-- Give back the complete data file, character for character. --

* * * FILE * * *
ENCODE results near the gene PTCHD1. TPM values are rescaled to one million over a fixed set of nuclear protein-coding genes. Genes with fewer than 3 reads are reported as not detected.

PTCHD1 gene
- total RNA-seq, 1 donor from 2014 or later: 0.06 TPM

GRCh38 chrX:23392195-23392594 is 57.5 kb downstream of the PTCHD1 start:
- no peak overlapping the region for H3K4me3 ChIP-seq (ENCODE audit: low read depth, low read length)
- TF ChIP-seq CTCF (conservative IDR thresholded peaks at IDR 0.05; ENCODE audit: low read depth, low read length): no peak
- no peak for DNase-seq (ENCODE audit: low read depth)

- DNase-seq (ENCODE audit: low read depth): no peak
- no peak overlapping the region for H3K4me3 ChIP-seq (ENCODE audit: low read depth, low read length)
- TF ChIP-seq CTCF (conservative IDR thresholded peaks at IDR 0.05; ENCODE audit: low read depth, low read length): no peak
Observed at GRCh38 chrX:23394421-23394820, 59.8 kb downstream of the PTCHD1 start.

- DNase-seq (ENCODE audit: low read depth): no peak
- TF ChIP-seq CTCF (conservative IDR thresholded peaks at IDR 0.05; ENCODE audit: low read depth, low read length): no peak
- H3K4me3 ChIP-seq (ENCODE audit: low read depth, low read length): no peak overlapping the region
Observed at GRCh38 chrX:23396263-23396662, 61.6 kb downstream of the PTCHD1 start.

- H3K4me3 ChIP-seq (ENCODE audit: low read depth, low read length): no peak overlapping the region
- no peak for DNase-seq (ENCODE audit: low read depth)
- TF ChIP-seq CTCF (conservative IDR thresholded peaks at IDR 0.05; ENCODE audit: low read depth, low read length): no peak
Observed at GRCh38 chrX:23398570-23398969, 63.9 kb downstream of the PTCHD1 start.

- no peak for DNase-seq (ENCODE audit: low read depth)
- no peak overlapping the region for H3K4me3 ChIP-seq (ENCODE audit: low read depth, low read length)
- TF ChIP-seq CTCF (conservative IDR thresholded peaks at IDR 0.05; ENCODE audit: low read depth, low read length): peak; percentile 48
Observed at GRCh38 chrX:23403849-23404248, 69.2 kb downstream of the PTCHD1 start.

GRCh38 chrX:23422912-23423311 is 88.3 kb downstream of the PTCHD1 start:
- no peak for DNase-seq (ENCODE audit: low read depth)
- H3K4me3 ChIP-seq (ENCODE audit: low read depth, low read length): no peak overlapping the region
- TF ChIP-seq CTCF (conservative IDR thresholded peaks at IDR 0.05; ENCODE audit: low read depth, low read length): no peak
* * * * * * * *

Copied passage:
ENCODE results near the gene PTCHD1. TPM values are rescaled to one million over a fixed set of nuclear protein-coding genes. Genes with fewer than 3 reads are reported as not detected.

PTCHD1 gene
- total RNA-seq, 1 donor from 2014 or later: 0.06 TPM

GRCh38 chrX:23392195-23392594 is 57.5 kb downstream of the PTCHD1 start:
- no peak overlapping the region for H3K4me3 ChIP-seq (ENCODE audit: low read depth, low read length)
- TF ChIP-seq CTCF (conservative IDR thresholded peaks at IDR 0.05; ENCODE audit: low read depth, low read length): no peak
- no peak for DNase-seq (ENCODE audit: low read depth)

- DNase-seq (ENCODE audit: low read depth): no peak
- no peak overlapping the region for H3K4me3 ChIP-seq (ENCODE audit: low read depth, low read length)
- TF ChIP-seq CTCF (conservative IDR thresholded peaks at IDR 0.05; ENCODE audit: low read depth, low read length): no peak
Observed at GRCh38 chrX:23394421-23394820, 59.8 kb downstream of the PTCHD1 start.

- DNase-seq (ENCODE audit: low read depth): no peak
- TF ChIP-seq CTCF (conservative IDR thresholded peaks at IDR 0.05; ENCODE audit: low read depth, low read length): no peak
- H3K4me3 ChIP-seq (ENCODE audit: low read depth, low read length): no peak overlapping the region
Observed at GRCh38 chrX:23396263-23396662, 61.6 kb downstream of the PTCHD1 start.

- H3K4me3 ChIP-seq (ENCODE audit: low read depth, low read length): no peak overlapping the region
- no peak for DNase-seq (ENCODE audit: low read depth)
- TF ChIP-seq CTCF (conservative IDR thresholded peaks at IDR 0.05; ENCODE audit: low read depth, low read length): no peak
Observed at GRCh38 chrX:23398570-23398969, 63.9 kb downstream of the PTCHD1 start.

- no peak for DNase-seq (ENCODE audit: low read depth)
- no peak overlapping the region for H3K4me3 ChIP-seq (ENCODE audit: low read depth, low read length)
- TF ChIP-seq CTCF (conservative IDR thresholded peaks at IDR 0.05; ENCODE audit: low read depth, low read length): peak; percentile 48
Observed at GRCh38 chrX:23403849-23404248, 69.2 kb downstream of the PTCHD1 start.

GRCh38 chrX:23422912-23423311 is 88.3 kb downstream of the PTCHD1 start:
- no peak for DNase-seq (ENCODE audit: low read depth)
- H3K4me3 ChIP-seq (ENCODE audit: low read depth, low read length): no peak overlapping the region
- TF ChIP-seq CTCF (conservative IDR thresholded peaks at IDR 0.05; ENCODE audit: low read depth, low read length): no peak